Progressive Education and "The Road to Peace"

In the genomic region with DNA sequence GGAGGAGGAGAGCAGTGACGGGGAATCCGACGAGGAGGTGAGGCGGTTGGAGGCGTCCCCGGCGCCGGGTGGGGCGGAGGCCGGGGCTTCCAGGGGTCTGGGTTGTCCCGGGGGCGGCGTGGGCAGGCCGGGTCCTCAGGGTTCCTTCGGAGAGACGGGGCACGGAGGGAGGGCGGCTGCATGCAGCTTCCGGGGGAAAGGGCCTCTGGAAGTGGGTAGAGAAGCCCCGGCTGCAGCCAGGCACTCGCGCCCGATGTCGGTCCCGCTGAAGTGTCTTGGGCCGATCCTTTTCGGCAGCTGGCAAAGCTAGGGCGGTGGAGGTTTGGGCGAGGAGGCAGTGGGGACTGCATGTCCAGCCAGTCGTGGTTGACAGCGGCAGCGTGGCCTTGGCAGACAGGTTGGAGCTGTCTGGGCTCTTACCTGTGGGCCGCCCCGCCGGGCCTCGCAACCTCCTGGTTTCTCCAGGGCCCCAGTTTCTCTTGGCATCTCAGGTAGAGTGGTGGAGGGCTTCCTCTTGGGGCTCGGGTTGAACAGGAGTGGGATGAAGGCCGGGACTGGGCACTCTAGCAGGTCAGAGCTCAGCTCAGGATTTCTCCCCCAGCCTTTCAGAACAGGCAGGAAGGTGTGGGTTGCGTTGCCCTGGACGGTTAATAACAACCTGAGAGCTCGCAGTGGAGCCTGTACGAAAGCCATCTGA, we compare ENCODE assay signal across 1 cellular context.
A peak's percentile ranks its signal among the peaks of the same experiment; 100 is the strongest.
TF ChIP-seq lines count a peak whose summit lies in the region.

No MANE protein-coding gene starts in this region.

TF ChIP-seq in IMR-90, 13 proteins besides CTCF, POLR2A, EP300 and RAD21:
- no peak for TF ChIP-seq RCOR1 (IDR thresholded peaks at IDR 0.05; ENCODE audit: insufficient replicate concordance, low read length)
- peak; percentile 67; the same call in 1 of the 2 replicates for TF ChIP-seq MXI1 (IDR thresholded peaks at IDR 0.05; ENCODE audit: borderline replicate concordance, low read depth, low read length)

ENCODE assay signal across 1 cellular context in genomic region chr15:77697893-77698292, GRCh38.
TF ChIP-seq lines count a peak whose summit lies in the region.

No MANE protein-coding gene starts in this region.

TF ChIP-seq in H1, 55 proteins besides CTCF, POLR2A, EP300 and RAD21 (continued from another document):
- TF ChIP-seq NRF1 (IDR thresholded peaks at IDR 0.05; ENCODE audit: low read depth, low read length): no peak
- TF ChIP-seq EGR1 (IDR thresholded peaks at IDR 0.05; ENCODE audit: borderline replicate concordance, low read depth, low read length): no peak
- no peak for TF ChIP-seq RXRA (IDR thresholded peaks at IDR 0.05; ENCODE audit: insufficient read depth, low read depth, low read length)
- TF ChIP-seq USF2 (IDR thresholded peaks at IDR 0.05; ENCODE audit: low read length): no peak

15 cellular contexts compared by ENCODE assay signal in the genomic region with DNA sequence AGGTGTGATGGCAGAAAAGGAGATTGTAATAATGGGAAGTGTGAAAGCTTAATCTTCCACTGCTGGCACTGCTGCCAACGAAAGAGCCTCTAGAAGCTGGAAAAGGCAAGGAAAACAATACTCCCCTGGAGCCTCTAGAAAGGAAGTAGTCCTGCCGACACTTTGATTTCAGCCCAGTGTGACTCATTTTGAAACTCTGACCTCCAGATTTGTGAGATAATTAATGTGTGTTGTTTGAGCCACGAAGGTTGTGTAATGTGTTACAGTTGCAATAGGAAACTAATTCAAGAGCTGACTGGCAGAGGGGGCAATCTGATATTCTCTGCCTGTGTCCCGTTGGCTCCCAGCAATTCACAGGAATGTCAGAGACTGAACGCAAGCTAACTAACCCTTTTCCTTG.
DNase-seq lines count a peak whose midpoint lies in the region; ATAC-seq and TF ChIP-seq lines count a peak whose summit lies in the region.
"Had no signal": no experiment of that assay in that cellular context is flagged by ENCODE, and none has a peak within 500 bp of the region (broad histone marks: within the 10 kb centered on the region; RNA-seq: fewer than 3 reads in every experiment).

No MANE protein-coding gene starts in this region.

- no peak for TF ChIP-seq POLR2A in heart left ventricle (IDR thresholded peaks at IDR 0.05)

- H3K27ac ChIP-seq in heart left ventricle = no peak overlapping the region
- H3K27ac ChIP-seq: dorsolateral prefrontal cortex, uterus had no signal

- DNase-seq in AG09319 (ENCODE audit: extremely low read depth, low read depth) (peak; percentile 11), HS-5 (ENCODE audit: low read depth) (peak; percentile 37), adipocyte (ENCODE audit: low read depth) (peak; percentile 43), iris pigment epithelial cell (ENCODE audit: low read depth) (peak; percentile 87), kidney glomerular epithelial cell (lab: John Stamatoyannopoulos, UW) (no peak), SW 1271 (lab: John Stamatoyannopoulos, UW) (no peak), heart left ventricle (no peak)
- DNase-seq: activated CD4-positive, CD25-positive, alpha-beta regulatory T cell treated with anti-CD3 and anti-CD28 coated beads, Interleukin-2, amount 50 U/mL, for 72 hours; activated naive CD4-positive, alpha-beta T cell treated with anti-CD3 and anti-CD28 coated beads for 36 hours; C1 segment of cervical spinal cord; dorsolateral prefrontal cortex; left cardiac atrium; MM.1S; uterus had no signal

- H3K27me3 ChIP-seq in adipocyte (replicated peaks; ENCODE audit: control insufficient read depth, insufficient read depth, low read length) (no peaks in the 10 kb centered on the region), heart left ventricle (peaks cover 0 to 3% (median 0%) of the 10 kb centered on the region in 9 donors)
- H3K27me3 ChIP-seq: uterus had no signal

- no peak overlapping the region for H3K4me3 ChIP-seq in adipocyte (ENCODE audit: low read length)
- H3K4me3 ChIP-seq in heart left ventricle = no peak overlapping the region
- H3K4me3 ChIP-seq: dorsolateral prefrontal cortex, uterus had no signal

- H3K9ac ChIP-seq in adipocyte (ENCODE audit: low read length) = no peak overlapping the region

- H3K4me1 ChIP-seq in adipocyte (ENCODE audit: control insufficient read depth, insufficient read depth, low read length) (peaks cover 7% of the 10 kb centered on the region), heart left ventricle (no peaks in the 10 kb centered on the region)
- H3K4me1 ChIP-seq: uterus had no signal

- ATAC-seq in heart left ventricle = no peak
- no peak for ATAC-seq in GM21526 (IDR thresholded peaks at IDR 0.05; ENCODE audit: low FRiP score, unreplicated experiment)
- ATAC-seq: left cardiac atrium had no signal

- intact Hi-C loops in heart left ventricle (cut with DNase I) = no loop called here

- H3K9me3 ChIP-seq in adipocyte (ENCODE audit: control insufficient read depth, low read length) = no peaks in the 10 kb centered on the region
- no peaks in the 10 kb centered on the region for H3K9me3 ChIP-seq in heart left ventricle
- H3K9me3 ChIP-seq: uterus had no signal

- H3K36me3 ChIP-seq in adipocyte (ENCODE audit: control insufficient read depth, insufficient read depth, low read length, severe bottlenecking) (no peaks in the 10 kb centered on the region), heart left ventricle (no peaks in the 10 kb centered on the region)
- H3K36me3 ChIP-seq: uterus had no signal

On Tuesday, January 26th, we attended a Mentor Chamber of Commerce Luncheon in which Mr. Matthew Miller, Superintendent of the Mentor Schools, gave his annual "State of the Schools" address. Appropriately, the luncheon and the speech took place at Mentor High School inside of the Paradigm which is a 16,000 square foot professional development center built by funds from the Straight A Fund Grant that the Mentor Schools received from the State of Ohio. Before the address, we talked about the area's diversity with the administrative staff of the Mentor Schools and learned that quite a few people have immigrated there from Croatia over the years and a significant percentage of them are enrolled in the ESL classes offered by the district. We also said hello to several new members of the Mentor Chamber of Commerce including Mr. Brian McCloskey and Mr. Bill Dennison of "Second Sole Mentor" which is one place to go if a runner, walker, or someone who stays on their feet a lot needs a pair of shoes. We told them that we might well be a client in the near future. During his address, Mr. Miller reviewed the accomplishments of the school district over the past year. It seems that test scores are excellent and there are a lot of promising programs for the students to utilize. We believe that Mr. Miller made a wise move when gave a lot of his allotted time to the students, themselves, in order that they could speak about the particular programs and what they have meant to them personally. It seems that the district is making fine use of the "blended learning" approach to education that Wikipedia defined as "a formal education program in which a student learns at least part through delivery of content and instruction via digital and online media with some element of student control over time, place, path or pace." Along these lines, one student talked about of studying "The Kite Runner" through a blended learning approach and how this enriched the experience. Another student talked about his involvement with the "Second Chance House" project in which a house badly in need of repairs was acquired by the district for the CTE Construction Management class to restore with the work being documented by the Interactive Media Class. From what we learned, the electrical elements have been completed so the project is halfway done and when the house is in top-notch condition it will be sold and the money used to purchase another house for restoration. We talked personally to Mr. Jack Lynch, a sophomore who is taking "AP Seminar" in which current events are studied and different points-of-view are expressed. Mr. Lynch told us that among the subjects discussed thus far are immigration, Isis, and gay marriage. The class meets for an hour five days a week and every two weeks or so the students are required to turn in a report which is good for the development of their English/writing skills. Mr. Lynch likes this class a lot and feels that not only will it help prepare him for college but it will help him function in life after his formal education has been completed. Towards the end of the presentation, Mr. Miller mentioned that some students will go directly into the United States Armed Forces immediately after high school graduation so for the past three years an annual tribute has been given on their behalf. Accordingly, we got two meet two of the veterans who have helped to organize this affair who were Mr. Doug Koman and Mr. Bob Zonneville. Sadly, a third, Mr. Bud Spreng recently passed but he was given the appropriate acknowledgement. Mr. Zonneville, now age 91, rose from his chair and spoke for a few minutes about how much he admired the young people of today. Mr. Zonneville, by the way, enrolled in Lakeland Community College at age 85 and received his degree in business at age 88 making him the eldest graduate of that institution. He credits part of his success to his fellow students who were many years his junior because they helped him master the computer and supported him all the way. As Mr. Zonneville saw things, he may have been part of the "greatest generation" but he believed that each generation after that was just as great in their own way. On Tuesday night we went to the Union Club of Cleveland for a Cleveland Council on World Affairs (CCWA) program titled "Iran and the U.S.: The Road to Peace" featuring Dr. Seyed Hossein Mousavian, Research Scholar at Princeton University and former Iranian Ambassador to Germany, who authored the book "Iran and the United States: An Insider's View on the Failed Past and the Road to Peace" which was published in 2015 and on sale at the CCWA table. During his presentation, Dr. Mousavian came down firmly on the side of the controversial U.S./Iran nuclear agreement which he termed "the most comprehensive deal ever on proliferation" and reviewed the turbulent history of U.S./Iran relations. He then indicated that the agreement might hopefully represent a turning point for both countries and better relations were possible if the diplomacy on display during the process of crafting that treaty would continue to be exercised; the leaders of the U.S. and Iran focused on their commonalities/mutual interests instead of their differences; mutual respect was observed; and the often bellicose dialogue used by United States leaders and the U.S. media regarding Iran were toned down. Along these lines, Dr. Mousavian praised President Obama and, particularly, U.S. Secretary of State John Kerry but indicated that he was concerned about who might win the 2016 U.S. Presidential election because several candidates have indicated their desire to re-negotiate if not entirely scuttle the nuclear deal. He suggested that economic endeavors might be in the mutual interests of both countries. "Business is a good thing for confidence building," said Dr. Mousavian. We asked if more immigration between the two countries or at least the encouragement of travel for visitation/relationship building would be a positive step and Dr. Mousavian believed that it definitely would be. He recalled that in 2011 he wrote, along with Mr. William Miller the former U.S. Ambassador to Ukraine, an Op-Ed piece for the "Christian Science Monitor" on the positive effects of civilian diplomacy because there are many possible bridges that could be built in the areas of business, academia, arts, and culture. Plus, it would be great if the youth of both countries can be brought together. He mentioned that he wrote about this very thing in his book. As we mentioned earlier, well-educated people have differing views on United States/Iranian relations, especially surrounding the nuclear treaty and this was apparent during the Q and A which was a bit contentious at times but the discourse always maintained civility. As for us, we established or re-established several relationship there by arriving early and visiting with people such as Ms. Mary Stevenson with whom we shared a table at the 2015 CCWA banquet where former U.S. Senator Richard Lugar was the guest speaker. Ms. Stevenson is very actively involved with COAR Peace Mission which, as its website says, seeks to "promote justice, community, and peace in El Salvador through the support of effective programs in health education and welfare which assist children and others..." We spent a lot of time talking with Mr.Christopher Davis, a CSU student working on his second degree in Spanish. He is also currently studying Arabic. Mr. Davis seemed liked a very committed person who had worked for the late U.S. Congressman Louis Stokes as well as former U.S. Senator John Glenn. Eventually, he would like to move to Washington, D.C. and pursue a career in foreign affairs. We greeted Mr. James Collins, a new member of the CCWA who used to volunteer at the United Nations in New York City where he was chair of an NGO committee on aging. We spied a couple who looked familiar and it turned out that they were Mr. Eduardo and Ms. Lina Bigornia who both know Ms. Margaret W. Wong through their mutual attendance at St. Dominic Church in Shaker Heights. And then there was Mr. Tom Lyon who came to this event with his friend, Dr. Mohammad Assar who immigrated to the United States from Iran. Both Mr. Lyon and Dr. Assar work as engineers at ArcelorMittal Cleveland. Mr. Lyon is not a member of CCWA but he chose to accompany his friend to this gathering because he believed that U.S./Iran relations are very important and he wanted to learn more about this topic. We certainly wish that more people were as conscientious and socially concerned as Mr. Lyon as well as the staff and the membership of the Cleveland Council on World Affairs. Written by: Michael Patterson Community Liaison, Margaret W. Wong & Assoc. Co., LLC.